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RE: Testing of 14.1 (WCAG 1.0)

From: Charles McCathieNevile <charles@w3.org>
Date: Wed, 13 Mar 2002 04:59:30 -0500 (EST)
To: Jukka Korpela <jukka.korpela@tieke.fi>
cc: <w3c-wai-ig@w3.org>
Message-ID: <Pine.LNX.4.30.0203130443250.18845-100000@tux.w3.org>
On Wed, 13 Mar 2002, Jukka Korpela wrote:

  Charles McCathieNevile wrote:

  > Simple examples include checking the vocabulary used against
  > relatively small vocabularies - -

  That's a good idea, but in general, this requires fairly complex technology,
  including morphological analysis. For English, the vocabularies could be
  made to contain all the inflected forms of words, or very simple morphology
  analysis (just recognizing suffixes like "-ed" and "-ing") could be applied.
  For most languages, it's much more difficult.

I have done some of this for Yolngu-matha - a group of aboriginal languages
that uses pre-, in- and post-fixing and stem changes a lot, and where so few
people can spell the languages that everything needed to be spell-checked

Programmatically it is not horrendously difficult - the main problem is just
that there is a lot of data to handle. In the case I mention I had a
dictionary of only about 10 000 words, that had variations across 31 cognate
languages, about a dozen different verb groups, and an alphabet that I had
never met before or since.  The code was ugly (I learned some Java by doing
this project...), but it mostly worked, and I am sorry to say that I don't
know what happened to it.

It also requires access to good grammatical information about the language,
which luckily I had. But for most living languages and a large number of
more-or-less dead ones this information exists (Kennedy's Revised Latin
Primer, something I treasured for many years of schooling, is an example of
this information, and there are many good dictionaries. Several of them
should be collected for doing simple vocabulary testing, to build a

  In principle, it would be possible to analyze the grammatic structures as
  well and to estimate readability according to the complexity of the grammar.
  This would be more advanced than just counting lengths of words and
  sentences. In fact, short but grammatically "loaded" expressions, with
  complex morphology and rarely used syntactic forms, can be much harder than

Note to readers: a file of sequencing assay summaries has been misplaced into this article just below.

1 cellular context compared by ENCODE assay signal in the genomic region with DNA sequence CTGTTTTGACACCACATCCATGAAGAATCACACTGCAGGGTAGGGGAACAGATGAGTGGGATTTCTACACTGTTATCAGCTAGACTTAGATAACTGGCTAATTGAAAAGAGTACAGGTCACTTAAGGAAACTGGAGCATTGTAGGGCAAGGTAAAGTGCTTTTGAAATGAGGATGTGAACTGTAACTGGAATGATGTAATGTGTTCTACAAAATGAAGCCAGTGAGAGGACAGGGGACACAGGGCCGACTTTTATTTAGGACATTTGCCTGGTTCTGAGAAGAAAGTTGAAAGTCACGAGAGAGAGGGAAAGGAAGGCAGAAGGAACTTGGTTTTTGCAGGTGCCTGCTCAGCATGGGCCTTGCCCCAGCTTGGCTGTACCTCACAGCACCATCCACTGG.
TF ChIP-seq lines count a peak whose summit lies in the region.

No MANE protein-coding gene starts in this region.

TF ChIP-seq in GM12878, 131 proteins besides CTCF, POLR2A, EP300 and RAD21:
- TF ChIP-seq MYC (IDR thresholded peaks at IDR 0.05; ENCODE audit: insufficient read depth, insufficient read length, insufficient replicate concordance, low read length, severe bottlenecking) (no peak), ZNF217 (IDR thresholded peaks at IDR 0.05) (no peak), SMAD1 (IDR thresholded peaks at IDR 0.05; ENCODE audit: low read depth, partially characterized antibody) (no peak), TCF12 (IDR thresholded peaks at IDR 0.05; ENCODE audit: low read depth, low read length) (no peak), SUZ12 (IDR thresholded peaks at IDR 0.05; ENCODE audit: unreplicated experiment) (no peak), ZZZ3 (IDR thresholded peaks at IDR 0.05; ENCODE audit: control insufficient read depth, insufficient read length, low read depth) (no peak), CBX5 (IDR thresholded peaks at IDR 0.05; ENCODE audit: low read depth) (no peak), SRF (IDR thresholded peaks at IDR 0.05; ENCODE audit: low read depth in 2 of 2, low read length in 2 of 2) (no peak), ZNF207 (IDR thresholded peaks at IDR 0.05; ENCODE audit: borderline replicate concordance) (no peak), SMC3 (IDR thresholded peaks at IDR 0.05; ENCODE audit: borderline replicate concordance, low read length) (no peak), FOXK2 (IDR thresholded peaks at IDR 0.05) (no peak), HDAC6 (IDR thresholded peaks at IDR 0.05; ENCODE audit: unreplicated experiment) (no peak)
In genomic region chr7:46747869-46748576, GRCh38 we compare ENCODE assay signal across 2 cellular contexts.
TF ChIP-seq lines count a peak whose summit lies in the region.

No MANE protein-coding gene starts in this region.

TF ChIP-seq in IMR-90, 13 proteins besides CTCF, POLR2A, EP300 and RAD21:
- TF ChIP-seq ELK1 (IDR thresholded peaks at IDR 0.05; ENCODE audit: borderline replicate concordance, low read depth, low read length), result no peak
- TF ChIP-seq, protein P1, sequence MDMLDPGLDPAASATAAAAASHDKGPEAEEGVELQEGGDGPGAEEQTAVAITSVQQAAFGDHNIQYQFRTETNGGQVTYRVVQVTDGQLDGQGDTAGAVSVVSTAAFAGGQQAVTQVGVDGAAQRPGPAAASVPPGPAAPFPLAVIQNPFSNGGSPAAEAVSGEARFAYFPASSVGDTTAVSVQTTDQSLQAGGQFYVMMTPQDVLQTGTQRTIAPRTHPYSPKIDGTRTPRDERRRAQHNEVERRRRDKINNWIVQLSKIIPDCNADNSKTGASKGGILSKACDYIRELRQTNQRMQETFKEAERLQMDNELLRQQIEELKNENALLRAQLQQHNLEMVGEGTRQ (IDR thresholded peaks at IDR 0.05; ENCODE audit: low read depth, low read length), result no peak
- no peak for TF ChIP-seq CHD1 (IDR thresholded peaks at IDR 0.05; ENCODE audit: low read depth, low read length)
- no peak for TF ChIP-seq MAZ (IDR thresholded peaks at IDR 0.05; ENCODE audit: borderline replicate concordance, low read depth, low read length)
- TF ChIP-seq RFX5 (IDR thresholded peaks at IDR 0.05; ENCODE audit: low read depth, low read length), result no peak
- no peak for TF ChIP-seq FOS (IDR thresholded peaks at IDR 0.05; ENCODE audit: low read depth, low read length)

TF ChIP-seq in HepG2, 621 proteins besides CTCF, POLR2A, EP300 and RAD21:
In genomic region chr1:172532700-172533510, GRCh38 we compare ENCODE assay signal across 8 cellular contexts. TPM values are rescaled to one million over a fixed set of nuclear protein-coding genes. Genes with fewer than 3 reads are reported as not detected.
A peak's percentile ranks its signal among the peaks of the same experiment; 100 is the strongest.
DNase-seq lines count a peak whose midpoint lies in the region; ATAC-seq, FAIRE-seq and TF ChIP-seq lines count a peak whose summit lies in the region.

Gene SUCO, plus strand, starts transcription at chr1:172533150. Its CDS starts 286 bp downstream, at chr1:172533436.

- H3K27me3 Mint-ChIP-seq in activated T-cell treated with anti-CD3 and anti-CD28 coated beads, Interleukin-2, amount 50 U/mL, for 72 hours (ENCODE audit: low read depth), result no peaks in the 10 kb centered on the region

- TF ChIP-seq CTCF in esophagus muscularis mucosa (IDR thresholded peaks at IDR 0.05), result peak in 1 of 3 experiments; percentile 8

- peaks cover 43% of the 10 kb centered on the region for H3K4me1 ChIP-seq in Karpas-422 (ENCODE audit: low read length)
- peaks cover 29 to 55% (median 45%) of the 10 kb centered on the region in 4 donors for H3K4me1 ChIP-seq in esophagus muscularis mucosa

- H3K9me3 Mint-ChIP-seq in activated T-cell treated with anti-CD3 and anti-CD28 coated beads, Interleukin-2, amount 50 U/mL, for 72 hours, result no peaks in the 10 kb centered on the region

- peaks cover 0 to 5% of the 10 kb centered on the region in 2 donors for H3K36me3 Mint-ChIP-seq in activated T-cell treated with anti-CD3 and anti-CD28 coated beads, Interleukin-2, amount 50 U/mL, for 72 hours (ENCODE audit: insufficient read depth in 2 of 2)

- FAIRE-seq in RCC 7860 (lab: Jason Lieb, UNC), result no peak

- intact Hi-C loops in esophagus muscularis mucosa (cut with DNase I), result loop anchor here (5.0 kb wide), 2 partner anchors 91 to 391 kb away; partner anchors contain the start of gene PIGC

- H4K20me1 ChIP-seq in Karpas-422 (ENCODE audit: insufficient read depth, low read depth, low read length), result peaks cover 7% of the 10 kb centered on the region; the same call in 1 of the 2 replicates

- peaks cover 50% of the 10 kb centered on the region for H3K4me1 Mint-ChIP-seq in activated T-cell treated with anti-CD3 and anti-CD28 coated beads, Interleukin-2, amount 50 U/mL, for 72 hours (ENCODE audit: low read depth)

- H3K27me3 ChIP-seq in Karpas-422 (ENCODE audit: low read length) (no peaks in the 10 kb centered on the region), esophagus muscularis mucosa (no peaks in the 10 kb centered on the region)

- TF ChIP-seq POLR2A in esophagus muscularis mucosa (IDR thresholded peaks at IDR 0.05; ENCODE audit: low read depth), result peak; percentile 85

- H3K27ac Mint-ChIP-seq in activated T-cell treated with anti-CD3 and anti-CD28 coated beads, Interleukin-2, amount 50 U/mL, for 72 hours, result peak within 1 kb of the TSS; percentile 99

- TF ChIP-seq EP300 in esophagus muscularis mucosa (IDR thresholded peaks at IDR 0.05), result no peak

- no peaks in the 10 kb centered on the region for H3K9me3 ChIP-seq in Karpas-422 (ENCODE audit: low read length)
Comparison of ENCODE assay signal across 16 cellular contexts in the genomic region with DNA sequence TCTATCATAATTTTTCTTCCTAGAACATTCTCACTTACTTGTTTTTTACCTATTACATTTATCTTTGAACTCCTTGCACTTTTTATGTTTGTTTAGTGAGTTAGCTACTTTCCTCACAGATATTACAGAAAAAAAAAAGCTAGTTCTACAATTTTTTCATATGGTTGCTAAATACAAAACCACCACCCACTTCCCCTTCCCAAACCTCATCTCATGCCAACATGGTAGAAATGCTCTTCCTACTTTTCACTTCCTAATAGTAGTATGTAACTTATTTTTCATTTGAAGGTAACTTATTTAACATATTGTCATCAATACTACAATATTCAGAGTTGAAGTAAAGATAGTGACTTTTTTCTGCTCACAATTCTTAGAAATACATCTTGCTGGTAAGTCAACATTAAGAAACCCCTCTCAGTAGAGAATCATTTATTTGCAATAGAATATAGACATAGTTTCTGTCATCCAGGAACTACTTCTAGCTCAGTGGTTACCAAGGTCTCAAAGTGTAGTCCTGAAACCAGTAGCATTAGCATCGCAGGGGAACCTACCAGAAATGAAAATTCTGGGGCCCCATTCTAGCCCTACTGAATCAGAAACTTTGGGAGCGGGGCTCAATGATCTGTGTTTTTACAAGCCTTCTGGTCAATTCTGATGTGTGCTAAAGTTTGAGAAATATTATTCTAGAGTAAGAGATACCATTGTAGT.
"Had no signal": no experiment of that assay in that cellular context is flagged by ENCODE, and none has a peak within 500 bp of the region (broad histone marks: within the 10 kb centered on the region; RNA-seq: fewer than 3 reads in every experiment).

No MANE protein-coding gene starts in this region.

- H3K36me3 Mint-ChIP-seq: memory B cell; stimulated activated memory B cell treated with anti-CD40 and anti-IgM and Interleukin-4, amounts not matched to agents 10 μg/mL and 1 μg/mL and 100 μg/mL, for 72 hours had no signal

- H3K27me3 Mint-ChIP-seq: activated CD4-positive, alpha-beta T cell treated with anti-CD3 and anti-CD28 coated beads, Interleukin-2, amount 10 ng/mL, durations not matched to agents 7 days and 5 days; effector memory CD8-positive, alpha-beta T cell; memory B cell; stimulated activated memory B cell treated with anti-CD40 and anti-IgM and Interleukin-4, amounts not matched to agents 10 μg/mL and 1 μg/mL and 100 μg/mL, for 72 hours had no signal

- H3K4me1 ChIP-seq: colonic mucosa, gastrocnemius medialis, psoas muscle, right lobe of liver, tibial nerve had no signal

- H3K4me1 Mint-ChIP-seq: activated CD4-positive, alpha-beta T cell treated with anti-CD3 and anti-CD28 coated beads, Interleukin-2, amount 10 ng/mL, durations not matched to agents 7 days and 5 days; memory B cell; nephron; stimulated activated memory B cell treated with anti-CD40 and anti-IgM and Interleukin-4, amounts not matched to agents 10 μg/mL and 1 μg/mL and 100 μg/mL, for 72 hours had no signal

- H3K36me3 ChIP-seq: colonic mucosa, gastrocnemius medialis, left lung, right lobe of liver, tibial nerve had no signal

a lengthy explanation in everyday language.

Very true. Again, I think this problem is often tractable with brute-force
techniques - having a lot of data for doing comparisons - something that the
Web can be really helpful for. Especially the Semantic Web.

  There are some grammar checking and even grammar correction functions in
  some text processing systems. At present, one would need to use them
  separately, e.g. to open a copy of an HTML document in a sufficiently new
  version of MS Word and see what checks and analyses can be performed on the
  texts. ("A copy", since we don't want to have MS Word actually _change_ our
  HTML documents!)

Right. But having those things already means the first prototypes are only a
few months of programming time away. Anyone have a programmer in search of a

  > And for the real answer:
  > Inclusion Europe - http://www.inclusion-europe.org - do test
  > their content for ease of reading

  Do I miss something? That site sounds very interesting, and they even have
  "Welcome" in different languages (some of those words even correctly
  written) that are links to general overviews of their mission, but where's
  the information to Web authors about how to make their pages more accessible
  and how to test accessibility? Sorry if sound sarcastic (I easily do), but
  I'm really disappointed.

They have some information about how to write clearly - Graham sent a link to
The WCAG list in his email at http://lists.w3.org/Archives/Public/w3c-wai-gl/2002JanMar/0464
but like most sites that one is a work in progress.



Charles McCathieNevile    http://www.w3.org/People/Charles  phone: +61 409 134 136
W3C Web Accessibility Initiative     http://www.w3.org/WAI  fax: +33 4 92 38 78 22
Location: 21 Mitchell street FOOTSCRAY Vic 3011, Australia
(or W3C INRIA, Route des Lucioles, BP 93, 06902 Sophia Antipolis Cedex, France)
Received on Wednesday, 13 March 2002 04:59:37 UTC

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